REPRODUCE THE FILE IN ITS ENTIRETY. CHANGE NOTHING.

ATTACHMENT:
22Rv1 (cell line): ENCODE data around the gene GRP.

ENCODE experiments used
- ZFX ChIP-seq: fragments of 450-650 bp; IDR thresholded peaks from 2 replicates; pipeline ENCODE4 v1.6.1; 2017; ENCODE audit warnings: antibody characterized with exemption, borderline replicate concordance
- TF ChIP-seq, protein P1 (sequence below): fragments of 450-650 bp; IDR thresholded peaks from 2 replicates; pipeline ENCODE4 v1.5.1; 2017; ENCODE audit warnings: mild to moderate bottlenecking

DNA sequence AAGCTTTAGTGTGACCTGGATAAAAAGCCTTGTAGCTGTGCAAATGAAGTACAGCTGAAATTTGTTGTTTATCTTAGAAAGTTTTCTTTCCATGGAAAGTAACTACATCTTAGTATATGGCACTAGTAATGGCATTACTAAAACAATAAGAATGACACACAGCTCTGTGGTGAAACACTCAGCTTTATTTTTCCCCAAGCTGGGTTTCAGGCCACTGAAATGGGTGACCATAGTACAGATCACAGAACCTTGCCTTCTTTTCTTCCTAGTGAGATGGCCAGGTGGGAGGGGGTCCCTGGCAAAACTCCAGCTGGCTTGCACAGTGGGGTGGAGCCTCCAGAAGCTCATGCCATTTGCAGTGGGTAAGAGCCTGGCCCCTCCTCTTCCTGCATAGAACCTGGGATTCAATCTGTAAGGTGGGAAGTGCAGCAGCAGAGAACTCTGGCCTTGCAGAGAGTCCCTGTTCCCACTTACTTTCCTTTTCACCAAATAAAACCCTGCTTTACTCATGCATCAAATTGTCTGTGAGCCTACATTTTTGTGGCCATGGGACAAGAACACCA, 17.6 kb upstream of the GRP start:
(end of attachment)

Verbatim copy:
22Rv1 (cell line): ENCODE data around the gene GRP.

ENCODE experiments used
- ZFX ChIP-seq: fragments of 450-650 bp; IDR thresholded peaks from 2 replicates; pipeline ENCODE4 v1.6.1; 2017; ENCODE audit warnings: antibody characterized with exemption, borderline replicate concordance
- TF ChIP-seq, protein P1 (sequence below): fragments of 450-650 bp; IDR thresholded peaks from 2 replicates; pipeline ENCODE4 v1.5.1; 2017; ENCODE audit warnings: mild to moderate bottlenecking

DNA sequence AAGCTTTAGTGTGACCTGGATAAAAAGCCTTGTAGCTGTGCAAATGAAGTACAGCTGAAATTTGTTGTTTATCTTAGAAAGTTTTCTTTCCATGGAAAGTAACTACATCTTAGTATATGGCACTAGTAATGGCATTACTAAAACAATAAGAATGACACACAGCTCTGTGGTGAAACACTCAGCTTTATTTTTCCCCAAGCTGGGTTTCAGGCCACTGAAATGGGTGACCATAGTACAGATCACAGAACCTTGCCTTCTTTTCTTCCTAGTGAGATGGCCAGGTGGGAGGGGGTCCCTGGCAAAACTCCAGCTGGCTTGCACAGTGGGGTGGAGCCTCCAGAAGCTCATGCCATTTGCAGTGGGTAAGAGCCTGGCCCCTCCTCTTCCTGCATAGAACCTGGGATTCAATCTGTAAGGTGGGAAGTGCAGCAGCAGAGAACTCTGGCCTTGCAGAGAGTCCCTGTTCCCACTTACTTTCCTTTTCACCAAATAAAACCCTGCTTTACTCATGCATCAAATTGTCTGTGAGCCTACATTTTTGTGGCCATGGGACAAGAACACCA, 17.6 kb upstream of the GRP start: